As you would expect the photography is spectacular and the modern day scenes are exhilarating and majestic but it is the account of Mallory's life, featuring rare film footage from the 1924 expedition, that really takes this documentary to the heights. Mallory's letters, read by Ralph Fiennes, show him to be a fascinating character and a deeply passionate man. Although he was obsessed with Everest he was totally devoted to his wife Ruth. The readings of the couple's correspondence are very touching, and are overflowing with passion, love and affection. Ruth's are read beautifully by Natasha Richardson and are given added poignancy by the fact that Natasha tragically died shortly after.

An emotional adventure well worth seeing if you are fascinated by personal sacrifice, courage and endurance, underpinned by deep passion and love.
Comment 47 people found this helpful. Was this review helpful to you? Yes No Sending feedback...
Thank you for your feedback.
Sorry, we failed to record your vote. Please try again
Report abuse
Format: DVD Verified Purchase
I entirely agree with the previous reviewer about the soundtrack.
The music is so loud that the narrator and voices are scarcely audible and entirely incomprehensible.
Anthony Geffen's wonderful film has been ruined.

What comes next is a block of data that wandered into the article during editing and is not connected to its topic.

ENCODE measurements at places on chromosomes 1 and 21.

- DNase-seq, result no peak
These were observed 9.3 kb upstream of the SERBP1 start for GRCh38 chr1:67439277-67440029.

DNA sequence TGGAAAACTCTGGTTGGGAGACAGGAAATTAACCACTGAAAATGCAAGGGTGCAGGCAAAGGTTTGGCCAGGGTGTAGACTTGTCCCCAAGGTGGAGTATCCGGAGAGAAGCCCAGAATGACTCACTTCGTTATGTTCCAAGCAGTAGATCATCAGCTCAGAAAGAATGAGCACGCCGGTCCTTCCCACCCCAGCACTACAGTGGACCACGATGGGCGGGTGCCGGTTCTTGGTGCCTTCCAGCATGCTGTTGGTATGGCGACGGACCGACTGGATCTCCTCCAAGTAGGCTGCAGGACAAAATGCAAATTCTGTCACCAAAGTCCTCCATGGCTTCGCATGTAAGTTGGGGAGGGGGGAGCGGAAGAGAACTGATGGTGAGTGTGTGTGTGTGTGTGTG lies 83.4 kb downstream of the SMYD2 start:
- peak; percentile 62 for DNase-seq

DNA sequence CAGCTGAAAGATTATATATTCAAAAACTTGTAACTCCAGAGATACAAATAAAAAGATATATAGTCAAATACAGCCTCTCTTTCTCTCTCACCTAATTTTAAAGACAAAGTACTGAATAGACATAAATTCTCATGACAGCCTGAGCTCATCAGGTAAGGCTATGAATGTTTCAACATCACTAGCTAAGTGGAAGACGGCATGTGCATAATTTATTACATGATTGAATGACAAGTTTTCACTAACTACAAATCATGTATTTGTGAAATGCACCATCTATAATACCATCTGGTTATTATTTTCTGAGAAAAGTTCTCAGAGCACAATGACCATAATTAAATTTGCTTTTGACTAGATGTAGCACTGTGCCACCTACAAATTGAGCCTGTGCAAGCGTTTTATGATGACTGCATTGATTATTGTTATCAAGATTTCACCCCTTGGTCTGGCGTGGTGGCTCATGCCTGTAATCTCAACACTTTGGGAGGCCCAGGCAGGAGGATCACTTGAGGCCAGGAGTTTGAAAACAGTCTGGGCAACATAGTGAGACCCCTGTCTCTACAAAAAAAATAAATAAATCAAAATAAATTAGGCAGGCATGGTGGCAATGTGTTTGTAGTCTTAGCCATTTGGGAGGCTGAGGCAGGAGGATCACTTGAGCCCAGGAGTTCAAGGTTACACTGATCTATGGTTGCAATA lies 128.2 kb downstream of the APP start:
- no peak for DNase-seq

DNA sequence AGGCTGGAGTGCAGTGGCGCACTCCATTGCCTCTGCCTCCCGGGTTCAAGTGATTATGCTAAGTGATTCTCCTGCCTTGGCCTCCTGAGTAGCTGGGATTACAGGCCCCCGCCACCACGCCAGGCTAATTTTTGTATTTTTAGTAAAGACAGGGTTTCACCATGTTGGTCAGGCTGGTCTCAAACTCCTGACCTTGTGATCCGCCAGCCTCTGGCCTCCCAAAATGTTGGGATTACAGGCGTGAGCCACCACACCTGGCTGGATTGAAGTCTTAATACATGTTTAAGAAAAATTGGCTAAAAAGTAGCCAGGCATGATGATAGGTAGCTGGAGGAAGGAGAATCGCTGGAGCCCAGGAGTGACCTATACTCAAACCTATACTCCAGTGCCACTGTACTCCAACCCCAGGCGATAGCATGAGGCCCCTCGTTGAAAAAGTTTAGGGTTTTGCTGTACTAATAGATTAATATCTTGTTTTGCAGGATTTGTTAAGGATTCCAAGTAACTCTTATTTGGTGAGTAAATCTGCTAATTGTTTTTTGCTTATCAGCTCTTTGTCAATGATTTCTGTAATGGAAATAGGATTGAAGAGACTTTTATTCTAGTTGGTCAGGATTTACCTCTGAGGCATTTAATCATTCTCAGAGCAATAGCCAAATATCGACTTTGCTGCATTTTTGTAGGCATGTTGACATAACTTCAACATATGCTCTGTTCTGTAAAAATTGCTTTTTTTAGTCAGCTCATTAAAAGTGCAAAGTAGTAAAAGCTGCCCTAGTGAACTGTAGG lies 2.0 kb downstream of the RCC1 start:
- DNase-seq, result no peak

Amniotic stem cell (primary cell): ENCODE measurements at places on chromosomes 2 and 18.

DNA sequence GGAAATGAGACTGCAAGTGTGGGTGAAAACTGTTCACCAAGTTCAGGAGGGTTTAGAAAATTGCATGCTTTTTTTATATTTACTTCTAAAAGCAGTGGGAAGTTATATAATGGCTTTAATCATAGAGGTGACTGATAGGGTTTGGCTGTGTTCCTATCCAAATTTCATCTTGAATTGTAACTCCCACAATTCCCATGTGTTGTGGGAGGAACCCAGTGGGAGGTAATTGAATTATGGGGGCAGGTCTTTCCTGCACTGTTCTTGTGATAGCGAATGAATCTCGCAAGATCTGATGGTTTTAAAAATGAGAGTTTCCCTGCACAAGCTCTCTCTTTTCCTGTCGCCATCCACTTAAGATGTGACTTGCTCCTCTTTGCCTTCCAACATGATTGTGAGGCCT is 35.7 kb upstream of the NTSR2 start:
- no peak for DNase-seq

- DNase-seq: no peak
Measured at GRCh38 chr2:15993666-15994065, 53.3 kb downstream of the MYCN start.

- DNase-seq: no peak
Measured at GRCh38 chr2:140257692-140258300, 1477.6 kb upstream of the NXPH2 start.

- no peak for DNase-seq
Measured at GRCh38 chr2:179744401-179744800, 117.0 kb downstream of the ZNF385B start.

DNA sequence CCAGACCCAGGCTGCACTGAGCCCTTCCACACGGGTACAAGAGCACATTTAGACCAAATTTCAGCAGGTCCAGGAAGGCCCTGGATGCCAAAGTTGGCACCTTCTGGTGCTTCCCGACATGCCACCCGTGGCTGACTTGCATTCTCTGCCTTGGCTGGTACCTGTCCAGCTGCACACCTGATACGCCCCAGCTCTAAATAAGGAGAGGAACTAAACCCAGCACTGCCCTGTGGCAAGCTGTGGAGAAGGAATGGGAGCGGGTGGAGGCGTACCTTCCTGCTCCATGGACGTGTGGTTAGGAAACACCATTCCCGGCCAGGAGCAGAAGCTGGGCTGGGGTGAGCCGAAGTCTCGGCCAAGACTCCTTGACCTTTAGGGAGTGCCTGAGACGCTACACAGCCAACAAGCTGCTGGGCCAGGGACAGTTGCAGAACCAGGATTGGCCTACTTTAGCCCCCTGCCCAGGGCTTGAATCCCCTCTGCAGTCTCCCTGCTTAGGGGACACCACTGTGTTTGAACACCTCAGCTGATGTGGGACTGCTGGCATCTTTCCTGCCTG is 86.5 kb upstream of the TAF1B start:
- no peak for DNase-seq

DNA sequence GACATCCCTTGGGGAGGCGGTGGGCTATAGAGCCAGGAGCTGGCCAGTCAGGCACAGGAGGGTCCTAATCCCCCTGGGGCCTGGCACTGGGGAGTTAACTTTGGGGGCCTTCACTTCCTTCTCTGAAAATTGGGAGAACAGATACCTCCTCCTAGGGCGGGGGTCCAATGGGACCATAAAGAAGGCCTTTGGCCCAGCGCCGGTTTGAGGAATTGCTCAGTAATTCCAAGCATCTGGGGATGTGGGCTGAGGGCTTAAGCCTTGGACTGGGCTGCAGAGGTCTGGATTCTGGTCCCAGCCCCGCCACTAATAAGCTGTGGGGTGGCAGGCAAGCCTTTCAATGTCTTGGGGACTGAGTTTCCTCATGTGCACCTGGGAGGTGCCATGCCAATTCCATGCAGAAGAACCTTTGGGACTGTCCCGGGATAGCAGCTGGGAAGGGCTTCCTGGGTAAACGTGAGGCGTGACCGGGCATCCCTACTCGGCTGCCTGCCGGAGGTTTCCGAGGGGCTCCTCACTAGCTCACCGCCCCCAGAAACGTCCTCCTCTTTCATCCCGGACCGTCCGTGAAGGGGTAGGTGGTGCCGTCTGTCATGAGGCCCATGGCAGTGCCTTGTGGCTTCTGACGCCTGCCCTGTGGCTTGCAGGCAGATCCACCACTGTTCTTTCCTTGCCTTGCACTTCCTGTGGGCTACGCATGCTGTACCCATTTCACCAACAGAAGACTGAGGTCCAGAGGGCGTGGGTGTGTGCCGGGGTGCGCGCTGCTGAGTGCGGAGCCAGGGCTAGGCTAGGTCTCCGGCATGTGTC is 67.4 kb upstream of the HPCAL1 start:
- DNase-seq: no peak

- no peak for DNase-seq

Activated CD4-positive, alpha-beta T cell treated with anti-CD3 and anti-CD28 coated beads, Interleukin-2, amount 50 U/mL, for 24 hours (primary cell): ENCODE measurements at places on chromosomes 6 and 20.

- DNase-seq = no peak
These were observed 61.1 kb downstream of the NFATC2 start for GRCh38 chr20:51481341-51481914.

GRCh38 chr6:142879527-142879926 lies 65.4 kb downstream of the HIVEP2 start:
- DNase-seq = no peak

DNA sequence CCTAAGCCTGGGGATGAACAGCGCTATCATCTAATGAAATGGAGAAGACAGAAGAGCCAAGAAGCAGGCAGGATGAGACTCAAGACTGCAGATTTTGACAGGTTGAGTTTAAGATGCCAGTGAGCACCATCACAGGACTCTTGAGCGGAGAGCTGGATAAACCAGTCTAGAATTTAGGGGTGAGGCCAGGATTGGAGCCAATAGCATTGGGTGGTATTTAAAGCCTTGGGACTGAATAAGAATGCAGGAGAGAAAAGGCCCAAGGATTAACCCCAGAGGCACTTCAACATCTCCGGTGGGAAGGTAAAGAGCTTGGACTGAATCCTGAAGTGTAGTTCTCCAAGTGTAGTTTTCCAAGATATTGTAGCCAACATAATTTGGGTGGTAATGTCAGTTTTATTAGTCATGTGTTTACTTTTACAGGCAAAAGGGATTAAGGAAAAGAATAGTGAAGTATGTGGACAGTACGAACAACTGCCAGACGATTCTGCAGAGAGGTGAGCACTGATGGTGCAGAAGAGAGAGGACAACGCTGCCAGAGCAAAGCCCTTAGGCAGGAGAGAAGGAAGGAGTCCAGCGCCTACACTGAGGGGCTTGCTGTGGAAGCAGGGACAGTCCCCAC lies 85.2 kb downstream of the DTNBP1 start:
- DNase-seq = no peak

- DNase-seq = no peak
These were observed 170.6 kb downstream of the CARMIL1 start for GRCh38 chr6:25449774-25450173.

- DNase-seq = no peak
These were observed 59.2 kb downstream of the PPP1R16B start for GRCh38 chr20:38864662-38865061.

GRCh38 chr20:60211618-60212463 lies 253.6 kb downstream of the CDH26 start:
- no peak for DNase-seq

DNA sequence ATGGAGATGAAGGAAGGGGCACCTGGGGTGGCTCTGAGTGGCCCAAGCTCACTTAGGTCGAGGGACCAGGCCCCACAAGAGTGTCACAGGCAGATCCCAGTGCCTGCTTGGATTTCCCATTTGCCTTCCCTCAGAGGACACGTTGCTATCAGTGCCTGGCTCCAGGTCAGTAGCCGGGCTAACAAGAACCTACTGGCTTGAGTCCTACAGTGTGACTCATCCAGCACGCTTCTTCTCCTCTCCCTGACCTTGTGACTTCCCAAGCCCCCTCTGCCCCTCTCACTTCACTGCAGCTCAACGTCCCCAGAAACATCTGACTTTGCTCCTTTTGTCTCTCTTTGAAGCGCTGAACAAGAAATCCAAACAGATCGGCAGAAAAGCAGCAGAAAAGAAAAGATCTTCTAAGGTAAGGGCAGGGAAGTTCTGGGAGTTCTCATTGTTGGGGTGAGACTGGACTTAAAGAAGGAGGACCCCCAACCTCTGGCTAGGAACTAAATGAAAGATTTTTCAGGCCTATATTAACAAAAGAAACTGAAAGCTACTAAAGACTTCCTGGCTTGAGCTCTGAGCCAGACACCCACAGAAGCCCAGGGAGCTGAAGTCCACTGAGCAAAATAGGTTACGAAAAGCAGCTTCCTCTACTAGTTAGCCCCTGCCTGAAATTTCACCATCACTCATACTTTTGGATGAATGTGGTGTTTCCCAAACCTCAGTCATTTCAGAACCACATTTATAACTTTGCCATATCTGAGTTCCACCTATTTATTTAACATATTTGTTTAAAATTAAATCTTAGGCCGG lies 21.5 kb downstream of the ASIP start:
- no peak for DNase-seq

I have written to 2Entertain about this since there is no point in returning the video to Amazon and getting an identical replacement.
4 Comments 17 people found this helpful. Was this review helpful to you? Yes No Sending feedback...
Thank you for your feedback.
Sorry, we failed to record your vote. Please try again
Report abuse
Format: DVD
The making-of of this film, a one-hour report pretentiously titled "Shooting the impossible", about how they managed to film Conrad Anker's adventure, starts with an early mistake that should warn everybody. The famous photo of the nine members of the Everest's 1924 expedition, in which Irvine & Mallory are respectively first and second from the left in the standing file, in the making-of, both heroes are shown first and second from the right. This is simply because somebody inverted the photo, and amazingly nobody involved in the movie was aware of that. Too bad that there are no letters in that picture: it would look like Russian!
But this is nothing compared with the Potala fiasco. The superb image of this magnificent palace located in Lhasa, the Tibet's capital town, appears not just one time but twice, subtitled "Kathmandu, Nepal". Hooray! It reminds me John Landis's wonderful Kentucky Fried Movie, where they showed always the same view of a city, but changing every-time the underwritten name of it!